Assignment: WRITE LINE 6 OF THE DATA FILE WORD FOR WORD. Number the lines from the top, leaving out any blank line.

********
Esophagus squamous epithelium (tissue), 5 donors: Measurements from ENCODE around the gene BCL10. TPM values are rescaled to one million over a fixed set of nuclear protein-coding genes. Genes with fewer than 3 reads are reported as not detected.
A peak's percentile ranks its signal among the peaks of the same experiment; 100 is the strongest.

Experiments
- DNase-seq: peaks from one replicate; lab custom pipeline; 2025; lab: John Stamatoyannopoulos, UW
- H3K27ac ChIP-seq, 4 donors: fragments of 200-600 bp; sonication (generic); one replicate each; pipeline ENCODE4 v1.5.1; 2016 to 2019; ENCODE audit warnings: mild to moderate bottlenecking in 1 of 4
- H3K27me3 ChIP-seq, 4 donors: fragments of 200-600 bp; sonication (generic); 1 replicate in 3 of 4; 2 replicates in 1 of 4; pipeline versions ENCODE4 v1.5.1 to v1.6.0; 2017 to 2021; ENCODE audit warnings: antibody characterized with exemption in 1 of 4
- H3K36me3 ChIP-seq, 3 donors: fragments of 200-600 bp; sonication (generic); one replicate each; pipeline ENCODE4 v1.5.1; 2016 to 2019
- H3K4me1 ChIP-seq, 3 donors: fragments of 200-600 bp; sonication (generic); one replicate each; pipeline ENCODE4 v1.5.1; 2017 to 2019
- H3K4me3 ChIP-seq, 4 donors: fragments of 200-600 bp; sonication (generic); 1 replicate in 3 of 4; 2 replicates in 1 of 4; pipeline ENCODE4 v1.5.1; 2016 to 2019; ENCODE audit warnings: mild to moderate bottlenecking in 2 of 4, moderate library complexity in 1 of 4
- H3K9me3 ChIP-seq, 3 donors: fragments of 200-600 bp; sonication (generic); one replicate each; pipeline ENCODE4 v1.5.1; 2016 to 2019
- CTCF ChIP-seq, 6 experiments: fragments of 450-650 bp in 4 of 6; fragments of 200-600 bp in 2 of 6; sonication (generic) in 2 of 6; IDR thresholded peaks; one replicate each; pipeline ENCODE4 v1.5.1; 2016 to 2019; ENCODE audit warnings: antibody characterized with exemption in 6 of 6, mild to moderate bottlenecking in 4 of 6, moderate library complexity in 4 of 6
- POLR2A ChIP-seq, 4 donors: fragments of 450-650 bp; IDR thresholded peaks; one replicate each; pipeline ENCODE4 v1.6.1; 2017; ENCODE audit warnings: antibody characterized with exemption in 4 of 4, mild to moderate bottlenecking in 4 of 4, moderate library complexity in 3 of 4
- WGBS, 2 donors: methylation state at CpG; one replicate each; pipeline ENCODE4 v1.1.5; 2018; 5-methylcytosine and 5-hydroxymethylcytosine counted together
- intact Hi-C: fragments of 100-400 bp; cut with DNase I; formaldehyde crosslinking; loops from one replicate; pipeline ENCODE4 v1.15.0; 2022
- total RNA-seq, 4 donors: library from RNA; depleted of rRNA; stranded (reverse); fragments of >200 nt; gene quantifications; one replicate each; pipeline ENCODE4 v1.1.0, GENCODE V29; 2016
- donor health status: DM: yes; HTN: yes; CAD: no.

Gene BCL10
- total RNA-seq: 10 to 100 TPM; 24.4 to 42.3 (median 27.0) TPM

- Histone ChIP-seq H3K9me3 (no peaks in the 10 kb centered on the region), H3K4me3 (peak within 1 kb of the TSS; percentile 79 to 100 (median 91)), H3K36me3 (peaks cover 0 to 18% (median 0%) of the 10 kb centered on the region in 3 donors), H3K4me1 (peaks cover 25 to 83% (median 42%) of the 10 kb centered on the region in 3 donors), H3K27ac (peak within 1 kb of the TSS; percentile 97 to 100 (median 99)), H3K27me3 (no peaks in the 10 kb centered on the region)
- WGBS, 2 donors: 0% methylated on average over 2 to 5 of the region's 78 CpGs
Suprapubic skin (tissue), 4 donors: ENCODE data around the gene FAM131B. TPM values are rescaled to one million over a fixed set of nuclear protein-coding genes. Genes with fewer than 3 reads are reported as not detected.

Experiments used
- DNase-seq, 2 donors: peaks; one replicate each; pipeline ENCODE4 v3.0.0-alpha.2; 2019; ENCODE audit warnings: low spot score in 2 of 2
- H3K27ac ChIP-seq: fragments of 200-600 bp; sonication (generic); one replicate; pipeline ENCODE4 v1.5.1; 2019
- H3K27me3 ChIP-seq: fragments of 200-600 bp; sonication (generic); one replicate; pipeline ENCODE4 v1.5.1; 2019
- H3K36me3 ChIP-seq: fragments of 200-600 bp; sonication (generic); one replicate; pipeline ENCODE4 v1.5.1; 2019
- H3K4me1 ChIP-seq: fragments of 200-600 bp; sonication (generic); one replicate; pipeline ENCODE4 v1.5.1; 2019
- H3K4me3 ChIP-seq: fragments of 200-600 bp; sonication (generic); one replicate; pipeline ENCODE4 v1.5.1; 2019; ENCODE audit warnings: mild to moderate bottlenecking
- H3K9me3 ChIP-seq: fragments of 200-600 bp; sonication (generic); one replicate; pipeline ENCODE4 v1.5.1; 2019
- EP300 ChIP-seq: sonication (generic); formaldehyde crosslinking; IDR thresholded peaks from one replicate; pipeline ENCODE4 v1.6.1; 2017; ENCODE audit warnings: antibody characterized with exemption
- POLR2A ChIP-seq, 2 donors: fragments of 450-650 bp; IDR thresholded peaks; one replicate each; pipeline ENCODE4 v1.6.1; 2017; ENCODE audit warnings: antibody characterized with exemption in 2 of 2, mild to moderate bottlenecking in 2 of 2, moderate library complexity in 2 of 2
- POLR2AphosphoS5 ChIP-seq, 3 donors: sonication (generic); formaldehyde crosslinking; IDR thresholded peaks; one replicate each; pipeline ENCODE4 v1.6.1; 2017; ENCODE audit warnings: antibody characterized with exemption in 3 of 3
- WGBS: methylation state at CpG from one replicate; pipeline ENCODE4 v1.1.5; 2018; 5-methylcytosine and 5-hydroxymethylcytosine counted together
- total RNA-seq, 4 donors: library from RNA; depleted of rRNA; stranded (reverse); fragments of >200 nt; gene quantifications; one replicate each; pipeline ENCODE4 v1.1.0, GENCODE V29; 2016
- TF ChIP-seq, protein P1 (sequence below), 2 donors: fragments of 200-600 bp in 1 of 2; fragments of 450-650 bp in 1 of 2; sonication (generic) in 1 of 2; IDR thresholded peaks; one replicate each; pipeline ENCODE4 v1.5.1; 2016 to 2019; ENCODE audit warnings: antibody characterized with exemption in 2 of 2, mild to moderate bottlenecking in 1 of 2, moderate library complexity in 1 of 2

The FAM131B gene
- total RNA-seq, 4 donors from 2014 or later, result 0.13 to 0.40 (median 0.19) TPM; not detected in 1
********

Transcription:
- H3K27me3 ChIP-seq, 4 donors: fragments of 200-600 bp; sonication (generic); 1 replicate in 3 of 4; 2 replicates in 1 of 4; pipeline versions ENCODE4 v1.5.1 to v1.6.0; 2017 to 2021; ENCODE audit warnings: antibody characterized with exemption in 1 of 4